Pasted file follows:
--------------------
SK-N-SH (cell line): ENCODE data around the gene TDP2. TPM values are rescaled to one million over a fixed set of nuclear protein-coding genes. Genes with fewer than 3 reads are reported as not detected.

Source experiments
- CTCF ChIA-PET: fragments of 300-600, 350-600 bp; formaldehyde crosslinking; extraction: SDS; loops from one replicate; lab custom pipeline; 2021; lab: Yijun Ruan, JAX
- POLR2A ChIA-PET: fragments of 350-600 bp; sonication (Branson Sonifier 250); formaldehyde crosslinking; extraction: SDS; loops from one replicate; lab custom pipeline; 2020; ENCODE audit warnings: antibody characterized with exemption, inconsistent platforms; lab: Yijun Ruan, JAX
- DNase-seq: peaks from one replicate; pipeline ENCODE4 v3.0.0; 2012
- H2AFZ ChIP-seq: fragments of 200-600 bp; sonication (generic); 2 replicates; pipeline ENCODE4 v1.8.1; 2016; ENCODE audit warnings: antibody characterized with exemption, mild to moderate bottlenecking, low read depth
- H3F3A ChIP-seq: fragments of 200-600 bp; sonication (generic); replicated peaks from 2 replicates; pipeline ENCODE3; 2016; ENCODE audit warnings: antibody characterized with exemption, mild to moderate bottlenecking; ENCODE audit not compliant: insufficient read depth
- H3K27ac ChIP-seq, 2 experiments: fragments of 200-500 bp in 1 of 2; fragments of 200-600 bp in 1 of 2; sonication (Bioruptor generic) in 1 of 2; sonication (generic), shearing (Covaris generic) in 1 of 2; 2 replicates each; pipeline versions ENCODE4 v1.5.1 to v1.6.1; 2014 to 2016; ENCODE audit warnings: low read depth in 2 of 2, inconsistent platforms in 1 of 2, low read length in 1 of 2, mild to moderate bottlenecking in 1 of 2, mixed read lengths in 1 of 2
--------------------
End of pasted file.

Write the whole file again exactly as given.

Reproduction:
SK-N-SH (cell line): ENCODE data around the gene TDP2. TPM values are rescaled to one million over a fixed set of nuclear protein-coding genes. Genes with fewer than 3 reads are reported as not detected.

Source experiments
- CTCF ChIA-PET: fragments of 300-600, 350-600 bp; formaldehyde crosslinking; extraction: SDS; loops from one replicate; lab custom pipeline; 2021; lab: Yijun Ruan, JAX
- POLR2A ChIA-PET: fragments of 350-600 bp; sonication (Branson Sonifier 250); formaldehyde crosslinking; extraction: SDS; loops from one replicate; lab custom pipeline; 2020; ENCODE audit warnings: antibody characterized with exemption, inconsistent platforms; lab: Yijun Ruan, JAX
- DNase-seq: peaks from one replicate; pipeline ENCODE4 v3.0.0; 2012
- H2AFZ ChIP-seq: fragments of 200-600 bp; sonication (generic); 2 replicates; pipeline ENCODE4 v1.8.1; 2016; ENCODE audit warnings: antibody characterized with exemption, mild to moderate bottlenecking, low read depth
- H3F3A ChIP-seq: fragments of 200-600 bp; sonication (generic); replicated peaks from 2 replicates; pipeline ENCODE3; 2016; ENCODE audit warnings: antibody characterized with exemption, mild to moderate bottlenecking; ENCODE audit not compliant: insufficient read depth
- H3K27ac ChIP-seq, 2 experiments: fragments of 200-500 bp in 1 of 2; fragments of 200-600 bp in 1 of 2; sonication (Bioruptor generic) in 1 of 2; sonication (generic), shearing (Covaris generic) in 1 of 2; 2 replicates each; pipeline versions ENCODE4 v1.5.1 to v1.6.1; 2014 to 2016; ENCODE audit warnings: low read depth in 2 of 2, inconsistent platforms in 1 of 2, low read length in 1 of 2, mild to moderate bottlenecking in 1 of 2, mixed read lengths in 1 of 2